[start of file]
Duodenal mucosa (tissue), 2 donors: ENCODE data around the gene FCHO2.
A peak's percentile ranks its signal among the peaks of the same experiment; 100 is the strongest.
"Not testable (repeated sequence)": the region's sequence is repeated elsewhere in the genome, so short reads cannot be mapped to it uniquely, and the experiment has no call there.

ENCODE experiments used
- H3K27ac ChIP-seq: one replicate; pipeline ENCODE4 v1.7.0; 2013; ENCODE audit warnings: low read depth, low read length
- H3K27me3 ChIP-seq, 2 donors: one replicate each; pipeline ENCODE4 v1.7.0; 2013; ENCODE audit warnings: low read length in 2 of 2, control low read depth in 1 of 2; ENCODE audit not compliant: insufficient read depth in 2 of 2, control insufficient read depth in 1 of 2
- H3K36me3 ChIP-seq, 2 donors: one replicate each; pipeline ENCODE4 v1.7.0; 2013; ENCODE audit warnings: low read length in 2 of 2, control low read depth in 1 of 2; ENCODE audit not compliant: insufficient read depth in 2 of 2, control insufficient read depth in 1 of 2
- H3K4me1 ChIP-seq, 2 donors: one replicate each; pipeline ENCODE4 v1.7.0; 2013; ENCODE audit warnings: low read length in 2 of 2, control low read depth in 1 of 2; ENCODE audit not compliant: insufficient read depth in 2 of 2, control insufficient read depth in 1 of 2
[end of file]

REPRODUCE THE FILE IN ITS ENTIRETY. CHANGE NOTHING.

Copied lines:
Duodenal mucosa (tissue), 2 donors: ENCODE data around the gene FCHO2.
A peak's percentile ranks its signal among the peaks of the same experiment; 100 is the strongest.
"Not testable (repeated sequence)": the region's sequence is repeated elsewhere in the genome, so short reads cannot be mapped to it uniquely, and the experiment has no call there.

ENCODE experiments used
- H3K27ac ChIP-seq: one replicate; pipeline ENCODE4 v1.7.0; 2013; ENCODE audit warnings: low read depth, low read length
- H3K27me3 ChIP-seq, 2 donors: one replicate each; pipeline ENCODE4 v1.7.0; 2013; ENCODE audit warnings: low read length in 2 of 2, control low read depth in 1 of 2; ENCODE audit not compliant: insufficient read depth in 2 of 2, control insufficient read depth in 1 of 2
- H3K36me3 ChIP-seq, 2 donors: one replicate each; pipeline ENCODE4 v1.7.0; 2013; ENCODE audit warnings: low read length in 2 of 2, control low read depth in 1 of 2; ENCODE audit not compliant: insufficient read depth in 2 of 2, control insufficient read depth in 1 of 2
- H3K4me1 ChIP-seq, 2 donors: one replicate each; pipeline ENCODE4 v1.7.0; 2013; ENCODE audit warnings: low read length in 2 of 2, control low read depth in 1 of 2; ENCODE audit not compliant: insufficient read depth in 2 of 2, control insufficient read depth in 1 of 2